Supreme Court case opens door to major change in vendor oversight law

For the second time over the last nine months, federal contractors are paying close attention to the Supreme Court. The eight justices heard arguments on April 19 about a False Claims Act case that could have wide-ranging effects on industry and agencies alike.

On the surface, the case, Universal Health Services, Inc. v. Escobar, has little to do with government contracting. But should the Supreme Court decide for Escobar, every government contract from pens and pencils to professional services to IT hardware to fighter jets could be at risk of violating the False Claims Act.

“Government contractors are following this case closely because the implied certification requirement would be expanded if Escobar wins. That means every bill a contractor submits could be subject to False Claims Act violation,” said Eric Crusius, an attorney with Miles and Stockbridge. “So that means if there are any regulations that a contractor didn’t comply with, and there are myriad of regulations that contractors have to comply with, they could be subject to a lawsuit.”

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The Illinois Institute of Technology Chicago Kent College of Law’s Oyez Project has all facts and details of the case. And it’s well worth giving it a quick read.

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But long story short, the case revolves around Medicaid payments and whether a subsidiary of Universal Health Services submitted a false claim for allegedly not having properly credentialed medical professionals caring for a patient.

Despite the fact that Medicaid claims are very different from a contract to build, say, a mobile app, Crusius said the concern is the long-term implications of the case because vendors could be subject to lawsuits for not checking a box on a form or for unwittingly saying there wasn’t a problem when in fact there was in another part of the company and thus violating a specific rule in the Federal Acquisition Regulations.

The business community have come out strongly around this case, filing 25 amicus briefs by such organizations as the U.S. Chamber of Commerce and the Coalition for Government Procurement.

The Coalition’s brief stated this case is one of the “most significant contract cases in a generation.”

“False Claims Act punishment for garden-variety breaches of contract — where the government has received the goods or services for which it paid — expands FCA liability far beyond its original purpose: to punish knowing fraud against the government,” the CGP wrote. “Under the implied certification theory as applied by the First Circuit, any breach of contract — whether or not a condition of payment, and whether or not any actual damages result — can render a claim ‘false’ and serve as the basis for FCA liability and its extraordinary remedies. As a result, the pressure on government contractors to settle even meritless FCA lawsuits can only increase. The threat is not theoretical, but real. Last year, the government recovered approximately $3.6 billion in FCA settlements and judgments, increasing its total FCA recoveries since January 2009 to $26.4 billion. FCA defendants faced over 630 new lawsuits filed by qui tam relators. Establishing the implied certification theory applied by the First Circuit in this case as the nationwide standard will only accelerate this trend — no doubt leading contractors to evaluate whether it is in their best interest to remain in the government market. The inevitable result will be less competition — and higher prices — for government procurement customers.”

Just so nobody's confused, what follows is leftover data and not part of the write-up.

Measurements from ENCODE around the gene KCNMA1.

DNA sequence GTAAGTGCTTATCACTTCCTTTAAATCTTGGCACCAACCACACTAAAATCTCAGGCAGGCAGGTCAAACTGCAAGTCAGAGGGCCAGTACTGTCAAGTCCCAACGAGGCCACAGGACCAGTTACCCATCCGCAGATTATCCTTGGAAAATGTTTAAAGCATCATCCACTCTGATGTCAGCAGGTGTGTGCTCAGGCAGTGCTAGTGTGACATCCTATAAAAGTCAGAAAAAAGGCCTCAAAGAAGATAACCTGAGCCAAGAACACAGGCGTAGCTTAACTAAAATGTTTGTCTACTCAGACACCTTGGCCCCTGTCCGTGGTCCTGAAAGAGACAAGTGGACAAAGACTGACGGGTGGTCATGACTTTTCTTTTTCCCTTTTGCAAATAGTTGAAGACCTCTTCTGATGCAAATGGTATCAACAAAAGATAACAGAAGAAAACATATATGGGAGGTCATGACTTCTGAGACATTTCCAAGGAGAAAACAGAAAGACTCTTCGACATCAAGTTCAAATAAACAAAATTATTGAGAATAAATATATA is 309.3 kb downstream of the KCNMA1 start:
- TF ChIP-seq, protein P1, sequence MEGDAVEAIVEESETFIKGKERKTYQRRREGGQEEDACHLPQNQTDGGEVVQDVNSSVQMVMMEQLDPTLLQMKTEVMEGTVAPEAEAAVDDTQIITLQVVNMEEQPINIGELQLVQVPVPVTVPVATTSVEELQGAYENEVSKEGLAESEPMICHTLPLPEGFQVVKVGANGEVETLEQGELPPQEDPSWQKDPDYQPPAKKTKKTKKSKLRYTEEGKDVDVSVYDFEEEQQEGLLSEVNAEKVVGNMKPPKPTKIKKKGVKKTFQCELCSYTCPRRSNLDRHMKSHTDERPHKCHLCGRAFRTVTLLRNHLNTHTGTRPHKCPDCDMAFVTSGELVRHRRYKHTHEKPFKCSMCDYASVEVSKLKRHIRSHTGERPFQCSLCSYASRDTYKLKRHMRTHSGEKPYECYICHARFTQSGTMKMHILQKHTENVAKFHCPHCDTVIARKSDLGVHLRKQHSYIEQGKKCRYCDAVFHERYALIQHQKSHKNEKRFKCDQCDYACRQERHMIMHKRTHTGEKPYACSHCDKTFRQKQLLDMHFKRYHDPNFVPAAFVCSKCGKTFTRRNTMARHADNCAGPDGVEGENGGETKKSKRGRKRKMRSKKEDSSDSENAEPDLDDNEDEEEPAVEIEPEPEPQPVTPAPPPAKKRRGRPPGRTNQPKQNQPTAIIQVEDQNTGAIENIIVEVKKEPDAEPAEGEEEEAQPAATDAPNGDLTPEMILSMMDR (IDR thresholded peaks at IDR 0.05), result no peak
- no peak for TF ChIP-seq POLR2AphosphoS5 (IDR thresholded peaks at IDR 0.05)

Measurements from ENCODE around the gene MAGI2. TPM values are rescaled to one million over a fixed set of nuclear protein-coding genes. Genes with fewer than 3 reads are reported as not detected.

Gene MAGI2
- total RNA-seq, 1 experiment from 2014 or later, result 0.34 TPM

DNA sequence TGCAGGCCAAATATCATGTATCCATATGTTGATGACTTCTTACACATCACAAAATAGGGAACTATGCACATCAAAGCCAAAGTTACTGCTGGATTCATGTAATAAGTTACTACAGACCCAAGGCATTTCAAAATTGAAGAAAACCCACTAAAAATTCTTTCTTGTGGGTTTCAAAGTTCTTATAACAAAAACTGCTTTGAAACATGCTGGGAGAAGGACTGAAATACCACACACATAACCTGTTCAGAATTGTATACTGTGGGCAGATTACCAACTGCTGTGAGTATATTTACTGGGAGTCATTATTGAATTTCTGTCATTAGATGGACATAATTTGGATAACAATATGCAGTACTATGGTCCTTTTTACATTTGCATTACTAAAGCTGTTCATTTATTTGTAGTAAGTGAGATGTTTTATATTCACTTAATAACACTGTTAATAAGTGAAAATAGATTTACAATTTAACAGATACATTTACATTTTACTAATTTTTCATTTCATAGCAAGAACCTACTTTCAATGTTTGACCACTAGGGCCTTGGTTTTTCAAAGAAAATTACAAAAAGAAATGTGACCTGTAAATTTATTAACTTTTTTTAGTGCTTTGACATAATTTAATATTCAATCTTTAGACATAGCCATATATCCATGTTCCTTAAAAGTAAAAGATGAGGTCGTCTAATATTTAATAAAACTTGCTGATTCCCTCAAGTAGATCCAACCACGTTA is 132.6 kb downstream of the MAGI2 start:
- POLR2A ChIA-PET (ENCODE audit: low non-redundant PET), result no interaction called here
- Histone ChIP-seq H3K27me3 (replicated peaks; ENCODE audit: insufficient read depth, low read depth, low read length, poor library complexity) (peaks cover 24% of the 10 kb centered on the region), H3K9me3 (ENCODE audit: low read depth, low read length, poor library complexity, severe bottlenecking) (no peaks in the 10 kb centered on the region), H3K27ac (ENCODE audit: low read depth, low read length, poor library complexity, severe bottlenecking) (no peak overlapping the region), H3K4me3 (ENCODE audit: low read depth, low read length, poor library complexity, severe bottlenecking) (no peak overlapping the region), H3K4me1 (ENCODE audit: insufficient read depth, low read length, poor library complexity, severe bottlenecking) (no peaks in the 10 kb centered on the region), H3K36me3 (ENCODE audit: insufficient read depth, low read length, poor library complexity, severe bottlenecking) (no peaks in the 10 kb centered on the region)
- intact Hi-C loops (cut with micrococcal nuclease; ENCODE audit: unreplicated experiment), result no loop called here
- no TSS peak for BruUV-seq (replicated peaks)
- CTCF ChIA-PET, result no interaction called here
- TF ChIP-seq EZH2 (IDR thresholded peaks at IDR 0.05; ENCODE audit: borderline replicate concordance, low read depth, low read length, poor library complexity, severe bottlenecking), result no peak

Now not everyone thinks this change would be a bad idea.

The National Whistleblower Center (NWC) filed an amicus brief supporting the whistleblower, Escobar, in the case.

“The First Circuit’s ruling below most closely reflects the true intentions of the FCA’s drafters, and offers the best analytical framework consistent with the true purposes of the law: the punishment of fraud against the government and restitution for said fraud,” the NWC said in its brief to the court. “The First Circuit’s requirement is to simply ask whether a defendant has knowingly misrepresented compliance with a material precondition of payment — not any precondition of payment. This is precisely the issue the drafters tackled when debating and enacting the FCA. Yet, Petitioner and amici would have the Court believe that a decision in favor of the Respondents would send every government contractor scrambling to its attorneys to check whether it was in compliance with any and every provision governing its participation in a federal program.”

The National Whistleblowers Protection Blog offers some interesting insight into the case as well.

Crusius said he expect the nation’s highest court to decide by June. He said if the court is deadlocked at 4-to-4, the First Circuit court’s decision would stand, causing this new application of the False Claims Act in the northeast region, but not the rest of the country.

Last year, the Justice Department recovered $3.5 billion from False Claims Act lawsuits, including $1 billion from government contractors.